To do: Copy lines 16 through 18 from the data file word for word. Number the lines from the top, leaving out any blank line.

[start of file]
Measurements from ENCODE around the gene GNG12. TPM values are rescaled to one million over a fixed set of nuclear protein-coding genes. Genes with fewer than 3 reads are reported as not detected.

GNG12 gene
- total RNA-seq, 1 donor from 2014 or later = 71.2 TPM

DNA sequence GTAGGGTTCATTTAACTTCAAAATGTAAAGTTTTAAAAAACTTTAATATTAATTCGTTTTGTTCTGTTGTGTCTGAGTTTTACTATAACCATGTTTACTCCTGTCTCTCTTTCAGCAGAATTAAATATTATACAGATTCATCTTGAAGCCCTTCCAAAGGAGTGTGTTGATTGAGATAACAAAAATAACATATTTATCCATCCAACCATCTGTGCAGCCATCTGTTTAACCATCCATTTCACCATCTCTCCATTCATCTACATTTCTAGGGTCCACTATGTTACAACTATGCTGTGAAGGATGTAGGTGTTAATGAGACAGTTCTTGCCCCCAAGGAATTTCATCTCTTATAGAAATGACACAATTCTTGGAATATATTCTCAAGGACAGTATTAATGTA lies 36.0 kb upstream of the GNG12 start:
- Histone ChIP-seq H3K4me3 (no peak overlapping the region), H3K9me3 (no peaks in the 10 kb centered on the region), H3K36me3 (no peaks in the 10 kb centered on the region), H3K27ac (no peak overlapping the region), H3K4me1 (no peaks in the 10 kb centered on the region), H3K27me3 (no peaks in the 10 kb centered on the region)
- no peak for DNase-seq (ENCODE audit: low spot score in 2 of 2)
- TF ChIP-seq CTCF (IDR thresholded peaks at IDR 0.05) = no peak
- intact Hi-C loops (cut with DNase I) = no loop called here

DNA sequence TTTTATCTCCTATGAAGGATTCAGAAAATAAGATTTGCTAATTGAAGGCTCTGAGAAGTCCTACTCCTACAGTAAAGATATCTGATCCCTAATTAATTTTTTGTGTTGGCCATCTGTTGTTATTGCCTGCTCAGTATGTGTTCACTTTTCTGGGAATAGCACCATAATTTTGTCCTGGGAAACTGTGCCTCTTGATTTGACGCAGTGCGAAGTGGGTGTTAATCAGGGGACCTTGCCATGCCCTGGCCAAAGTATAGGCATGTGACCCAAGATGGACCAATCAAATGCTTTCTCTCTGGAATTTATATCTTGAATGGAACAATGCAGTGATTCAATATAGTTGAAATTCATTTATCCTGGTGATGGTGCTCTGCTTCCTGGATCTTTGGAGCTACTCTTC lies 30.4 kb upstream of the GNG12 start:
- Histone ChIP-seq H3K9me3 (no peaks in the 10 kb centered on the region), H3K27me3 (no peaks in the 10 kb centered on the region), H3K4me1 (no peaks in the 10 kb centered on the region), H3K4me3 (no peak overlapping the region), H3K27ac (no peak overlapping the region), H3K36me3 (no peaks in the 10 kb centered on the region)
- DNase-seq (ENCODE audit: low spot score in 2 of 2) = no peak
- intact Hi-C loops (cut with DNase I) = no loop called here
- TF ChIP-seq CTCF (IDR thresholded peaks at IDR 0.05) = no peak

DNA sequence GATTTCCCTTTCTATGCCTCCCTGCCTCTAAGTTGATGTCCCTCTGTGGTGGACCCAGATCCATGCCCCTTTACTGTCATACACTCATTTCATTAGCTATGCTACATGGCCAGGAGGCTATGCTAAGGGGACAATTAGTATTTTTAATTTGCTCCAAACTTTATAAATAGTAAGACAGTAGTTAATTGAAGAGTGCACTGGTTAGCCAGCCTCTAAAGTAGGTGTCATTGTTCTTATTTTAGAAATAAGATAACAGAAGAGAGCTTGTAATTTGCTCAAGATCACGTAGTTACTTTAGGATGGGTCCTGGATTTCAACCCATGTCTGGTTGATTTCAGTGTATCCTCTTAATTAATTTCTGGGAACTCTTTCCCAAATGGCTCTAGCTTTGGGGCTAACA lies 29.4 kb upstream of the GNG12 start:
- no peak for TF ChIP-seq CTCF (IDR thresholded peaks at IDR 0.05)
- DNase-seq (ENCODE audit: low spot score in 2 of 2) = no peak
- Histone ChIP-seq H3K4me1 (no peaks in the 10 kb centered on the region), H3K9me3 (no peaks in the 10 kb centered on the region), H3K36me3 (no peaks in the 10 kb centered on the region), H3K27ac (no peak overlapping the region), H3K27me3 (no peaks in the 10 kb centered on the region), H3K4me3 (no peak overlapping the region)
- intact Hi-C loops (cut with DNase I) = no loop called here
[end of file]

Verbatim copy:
- DNase-seq (ENCODE audit: low spot score in 2 of 2) = no peak
- Histone ChIP-seq H3K4me1 (no peaks in the 10 kb centered on the region), H3K9me3 (no peaks in the 10 kb centered on the region), H3K36me3 (no peaks in the 10 kb centered on the region), H3K27ac (no peak overlapping the region), H3K27me3 (no peaks in the 10 kb centered on the region), H3K4me3 (no peak overlapping the region)
- intact Hi-C loops (cut with DNase I) = no loop called here